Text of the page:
London Date Letters
The step by step guide to trace British sterling silver hallmarks. A date letter first appeared on English silver plate in the year as a result of legislation. How to identify and read the marks on English electroplated silver. The absence of an official dating system makes it difficult to date silver plated wares. To date your silver from its hallmark first identify the assay office (e.g. anchor for Birmingham, leopard's head for London, etc.). NOTE: Since 1 January the traditional fineness mark (e.g. lion passant) and the date letter have both been optional. The compulsory components.
Specialist publications are essential for locating and unstanding the meaning of a huge proliferation of different marks and symbols used on Scottish provincial silver. The marks struck for Alexander Cameron of Dundee. Date Letters Although no longer compulsory, British hallmarks typically include a letter to indicate the year when a piece of silver was assayed.
Silver Date Marks
Generally the letter was changed annually until a complete alphabet had been used and then the cycle would begin again with an alteration to the style of letter or its surrounding shield.
For a variety of reasons this practice was not always adhered to and the resulting anomalies can be seen in the tables of marks.
However, the date letter system allows antique plate to be dated more accurately than almost all other antiques. It should be noted that while the date letter has routinely been taken to represent a single year, it was not until that all date letters were changed on January 1.
Until then, assay offices changed punches at different times of the year, so most letters were in fact used across two years. Accordingly, it is increasingly common to see silver catalogued with a two-year date range. Since the inclusion of a date letter has not been compulsory. Makers' Marks The company or person responsible for sending a silver article for hallmarking has their own unique mark that must be registered with the assay office — a process that has been compulsory since the 14th century.
The inclusion of initial stamps alongside the hallmarks means that most makers can also be identified. Fakes Following a successful conclusion to one of the largest cases of its type in years, a serial forger was jailed in for the faking and forging of antique silver makers' marks.
Assay Office's published guide detailing many of the fakes and forgeries Britannia Standard Silver Historically the standard mark for sterling. However, inrising concerns over the amount of coinage being melted down and used to make silver items meant that the required fineness was raised to the higher Britannia standard. The typeface, whether the letter is uppercase or lowercase, and even the shape inside which the letter is stamped, must all be taken together to determine the year.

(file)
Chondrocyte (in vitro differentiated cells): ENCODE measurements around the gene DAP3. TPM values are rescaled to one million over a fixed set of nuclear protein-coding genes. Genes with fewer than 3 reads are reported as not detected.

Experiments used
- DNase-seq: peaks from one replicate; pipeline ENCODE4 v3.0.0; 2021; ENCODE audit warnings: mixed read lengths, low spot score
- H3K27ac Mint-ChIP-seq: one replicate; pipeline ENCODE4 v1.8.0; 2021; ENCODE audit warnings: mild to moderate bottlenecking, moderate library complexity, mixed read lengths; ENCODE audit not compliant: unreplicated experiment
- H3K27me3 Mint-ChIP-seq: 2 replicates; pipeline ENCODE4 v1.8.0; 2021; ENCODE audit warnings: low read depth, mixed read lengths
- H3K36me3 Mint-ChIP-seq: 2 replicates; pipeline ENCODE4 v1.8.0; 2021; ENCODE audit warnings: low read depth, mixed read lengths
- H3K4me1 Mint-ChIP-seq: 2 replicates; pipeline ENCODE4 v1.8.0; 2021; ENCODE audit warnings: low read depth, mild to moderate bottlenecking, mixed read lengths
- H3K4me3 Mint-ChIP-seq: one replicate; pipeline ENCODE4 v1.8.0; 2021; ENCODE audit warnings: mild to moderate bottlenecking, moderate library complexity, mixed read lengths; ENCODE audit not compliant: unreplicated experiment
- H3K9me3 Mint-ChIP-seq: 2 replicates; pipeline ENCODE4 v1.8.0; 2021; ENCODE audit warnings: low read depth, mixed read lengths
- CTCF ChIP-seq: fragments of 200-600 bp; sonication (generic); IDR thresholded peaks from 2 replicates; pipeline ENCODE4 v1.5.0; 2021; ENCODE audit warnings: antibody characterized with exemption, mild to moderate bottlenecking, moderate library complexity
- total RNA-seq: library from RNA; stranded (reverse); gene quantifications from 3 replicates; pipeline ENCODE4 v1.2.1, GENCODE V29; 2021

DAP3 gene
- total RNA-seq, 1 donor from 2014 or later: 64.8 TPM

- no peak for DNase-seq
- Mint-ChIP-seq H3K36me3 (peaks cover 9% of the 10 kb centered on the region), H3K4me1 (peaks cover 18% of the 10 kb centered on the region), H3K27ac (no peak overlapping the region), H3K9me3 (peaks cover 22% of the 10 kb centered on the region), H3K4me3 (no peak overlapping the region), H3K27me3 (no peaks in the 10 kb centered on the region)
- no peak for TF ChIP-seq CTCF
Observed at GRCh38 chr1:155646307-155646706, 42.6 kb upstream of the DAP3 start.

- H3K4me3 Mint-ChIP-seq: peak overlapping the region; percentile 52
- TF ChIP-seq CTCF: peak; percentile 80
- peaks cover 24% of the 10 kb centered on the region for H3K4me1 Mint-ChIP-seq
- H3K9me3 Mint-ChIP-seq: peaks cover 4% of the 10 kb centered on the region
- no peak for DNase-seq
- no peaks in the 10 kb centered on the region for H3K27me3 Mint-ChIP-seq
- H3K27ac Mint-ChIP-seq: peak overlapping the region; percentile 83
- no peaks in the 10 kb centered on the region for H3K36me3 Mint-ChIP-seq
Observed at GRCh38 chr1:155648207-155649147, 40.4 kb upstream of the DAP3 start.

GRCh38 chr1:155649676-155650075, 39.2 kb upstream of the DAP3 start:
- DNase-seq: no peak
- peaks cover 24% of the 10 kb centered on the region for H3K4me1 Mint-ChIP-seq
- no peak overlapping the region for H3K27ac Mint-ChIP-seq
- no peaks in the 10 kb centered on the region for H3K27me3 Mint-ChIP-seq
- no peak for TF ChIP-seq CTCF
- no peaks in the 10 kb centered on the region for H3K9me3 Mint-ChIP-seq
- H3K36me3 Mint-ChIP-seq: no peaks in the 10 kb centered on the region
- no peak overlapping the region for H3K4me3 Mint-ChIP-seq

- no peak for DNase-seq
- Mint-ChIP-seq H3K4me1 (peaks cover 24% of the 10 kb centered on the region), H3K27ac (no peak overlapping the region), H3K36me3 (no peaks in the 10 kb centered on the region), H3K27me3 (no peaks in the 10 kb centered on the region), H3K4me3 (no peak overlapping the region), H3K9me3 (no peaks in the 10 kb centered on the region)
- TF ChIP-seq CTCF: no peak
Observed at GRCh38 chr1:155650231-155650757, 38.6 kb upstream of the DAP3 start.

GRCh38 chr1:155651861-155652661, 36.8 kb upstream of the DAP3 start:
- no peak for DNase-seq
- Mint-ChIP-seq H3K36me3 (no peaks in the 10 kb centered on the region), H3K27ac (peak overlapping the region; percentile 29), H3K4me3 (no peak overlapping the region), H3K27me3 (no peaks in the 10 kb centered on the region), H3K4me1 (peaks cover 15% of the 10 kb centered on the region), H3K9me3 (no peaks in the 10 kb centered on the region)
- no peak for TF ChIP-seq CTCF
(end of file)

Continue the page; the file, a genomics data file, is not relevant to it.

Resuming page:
The city mark no longer indicates the city in which the piece was assayed, or that the item was assayed in the UK. Since July Birmingham Assay Office have been striking Birmingham Hallmarks in Mumbai, India and there are proposals for further offshore marking centres. In March the British Hallmarking Council announced that in future, items assayed and marked offshore must be distinguishable from those assayed in the UK.
An additional mark to indicate that an item was assayed outside the UK is likely to be introduced in Sheffield Assay have a sub-office in Malpensa, Italy. Both pieces also have a Duty Mark Queen Victoria. Each silver maker has his or her own, unique maker's mark. This hallmark is usually a set of initials inside an escutcheon. The Legislative Reform Order LRO which came into law on 8 February also changed the requirements for sponsor marks, allowing logos to be used for the first time, as long as they provide the required traceability.
Irish silver also contains the image of Hibernia.
This mark was introduced inand is still in use today. The series of hallmarks described above are still in use in today. However, there are two silver hallmarks that have been discontinued: Beginning on 1 DecemberBritish law mandated that a duty mark be applied to silver pieces.
This showed that the requisite tax had been paid to the Crown. The duty mark was a profile of the head of the current reigning monarch.
The mark was discontinued in An additional British hallmark that is no longer used is the tally mark, which was the unique mark of a journeyman finishing his apprenticeship. These marks were used as a record of the pieces made by each journeyman so that each could be given proper payment. France[ edit ] The French assay mark for sterling silver is the head of the goddess Minerva.
Silver items with a slightly lower grade of silver, parts per thousand, are marked with the head of Minerva, next to which is a "2".